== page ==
As an Icelander, it’s such a foreign concept, literally and figuratively: book banning in America. For the last 29 years, Banned Books Week has highlighted works that have been challenged, restricted, removed, or banned, mostly in schools or libraries. Its ultimate goal: to celebrate the freedom to read – an individual’s right to choose a book free from censorship. Based on the “Newsletter on Intellectual Freedom,” famous works that have made the list include Maya Angelou’s I Know Why the Caged Bird Sings, Lee Harper’s To Kill a Mockingbird, Anne Frank’s Anne Frank: The Diary of a Young Girl, and Alex Comforts’ The Joy of Sex.
With the sex genre (along with profanity and racism) a main target in requests to restrict book access, one would think that sexuality authors, yours truly included, would be shaking in their boots. Quite honestly, I haven’t had a good reason to worry about ever being under attack until now…
Look at the titles of books I’ve written:
- The Hot Guide to Safer Sex
- Touch Me There! A Hands-On Guide to Your Orgasmic Hot Spots
- Sex with Your Ex & 69 Other Things You Should Never Do
- Your Orgasmic Pregnancy: Little Sex Secrets Every Hot Mama Should Know
- Pleasuring: The Secrets to Sexual Satisfaction
- The Better Sex Guide to Extraordinary Lovemaking
Now consider my latest title – Sultry Sex Talk to Seduce Any Lover: Lust-Inducing Lingo & Titillating Tactics for Maximizing Your Pleasure. Is this one any racier than the others? Apparently, my alma mater, the University of Pennsylvania, thinks so. Its Graduate School of Education Alumni Magazine has always plugged my book titles – until now. In announcing Sultry Sex Talk, its fall issue simply states: “Yvonne K. Fulbright, PhD, GEd’98 published a book on sex and relationships in June 2010…” – this from the University that bestowed the Masters in human sexuality education upon me.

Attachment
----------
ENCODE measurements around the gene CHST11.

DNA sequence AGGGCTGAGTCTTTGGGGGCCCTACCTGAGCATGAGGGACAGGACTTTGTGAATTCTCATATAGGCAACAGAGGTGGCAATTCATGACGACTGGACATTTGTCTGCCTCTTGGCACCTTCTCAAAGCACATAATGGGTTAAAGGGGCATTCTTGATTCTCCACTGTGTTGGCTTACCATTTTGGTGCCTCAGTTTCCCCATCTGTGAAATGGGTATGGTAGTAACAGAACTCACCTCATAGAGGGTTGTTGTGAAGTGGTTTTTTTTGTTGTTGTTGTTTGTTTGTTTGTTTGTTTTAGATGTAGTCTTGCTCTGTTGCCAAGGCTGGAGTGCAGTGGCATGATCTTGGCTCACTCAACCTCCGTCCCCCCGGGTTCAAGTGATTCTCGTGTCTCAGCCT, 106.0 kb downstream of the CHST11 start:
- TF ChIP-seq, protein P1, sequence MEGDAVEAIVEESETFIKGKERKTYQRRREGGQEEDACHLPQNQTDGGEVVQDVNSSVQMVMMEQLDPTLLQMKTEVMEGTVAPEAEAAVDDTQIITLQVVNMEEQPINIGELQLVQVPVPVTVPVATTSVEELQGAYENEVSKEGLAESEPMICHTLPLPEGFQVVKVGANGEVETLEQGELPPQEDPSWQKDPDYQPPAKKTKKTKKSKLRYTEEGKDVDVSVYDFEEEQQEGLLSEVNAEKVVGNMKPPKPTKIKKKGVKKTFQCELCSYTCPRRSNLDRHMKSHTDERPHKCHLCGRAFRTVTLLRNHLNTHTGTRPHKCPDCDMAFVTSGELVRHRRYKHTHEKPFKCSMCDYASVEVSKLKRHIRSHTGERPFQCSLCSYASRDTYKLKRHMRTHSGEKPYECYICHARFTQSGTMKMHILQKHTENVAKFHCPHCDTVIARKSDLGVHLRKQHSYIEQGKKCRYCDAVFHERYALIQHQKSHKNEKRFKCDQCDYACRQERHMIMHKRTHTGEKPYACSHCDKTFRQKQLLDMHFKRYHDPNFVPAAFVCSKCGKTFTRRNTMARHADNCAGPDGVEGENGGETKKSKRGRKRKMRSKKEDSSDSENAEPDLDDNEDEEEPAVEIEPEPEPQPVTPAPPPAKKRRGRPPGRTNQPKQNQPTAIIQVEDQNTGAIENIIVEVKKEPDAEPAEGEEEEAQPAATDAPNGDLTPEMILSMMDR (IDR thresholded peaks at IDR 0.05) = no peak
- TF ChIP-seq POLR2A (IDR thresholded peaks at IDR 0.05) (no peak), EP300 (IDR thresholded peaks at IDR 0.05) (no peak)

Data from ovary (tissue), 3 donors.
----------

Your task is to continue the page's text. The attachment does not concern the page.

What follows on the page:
Wouldn’t seem like such a big deal if it weren’t for the fact that other Penn alumni, who had recently published books, had their titles, like Professional Ethics in Midwifery Practice and Couple Therapy and Hidden Meanings, specifically named. Forget the fact that the institution seems to value how to solve couples’ problems more than how to prevent them via effective communication. What’s alarming is that academia, which prides itself on intellectual freedom and publishing, is now banning a book title – and that of a book written to enhance lovers’ well being.
Equally alarming is the fact that U.S.-based professional organizations have been guilty of censorship, with even the American Association of Sex Educators, Counselors, and Therapists’ (AASECT) website’s book section refusing to display the cover visual for its member Eric M. Garrison’s Mastering Multiple Position Sex. Despite approved for shelf display at stores like Borders and Barnes & Noble, the semi-nude pictures of adults on the cover were deemed too offensive. The work went on to make the 2010 Banned Books list, after a library-goer raised hell, refusing to return the lovemaking guide since it was seen as “porn, under the guise of a learning manual.”
You can expect such sentiments from a concerned grandmother. You don’t expect such blackballing from the same institutions and groups that have prided themselves in supporting intellectual freedoms and sexual rights – which begs the question of “why”, why are they banning certain sex books and titles? As Garrison commented, “Book club members, buyers, and academics all need to ask themselves ‘Why is there no rhyme or reason to which book title, photos, or content lead to a book getting banned? Why are people offended by some works more than others? Why are people so threatened by well intentioned books that celebrate healthy sexuality?’”
Maybe once these questions are sorted, we’ll see the U.S. emerge as a country truly censorship-free when it comes to reading, one that is as laissez-faire and liberal as countries like Iceland in allowing adults to choose what they want to read, regardless of the content, visuals, or title.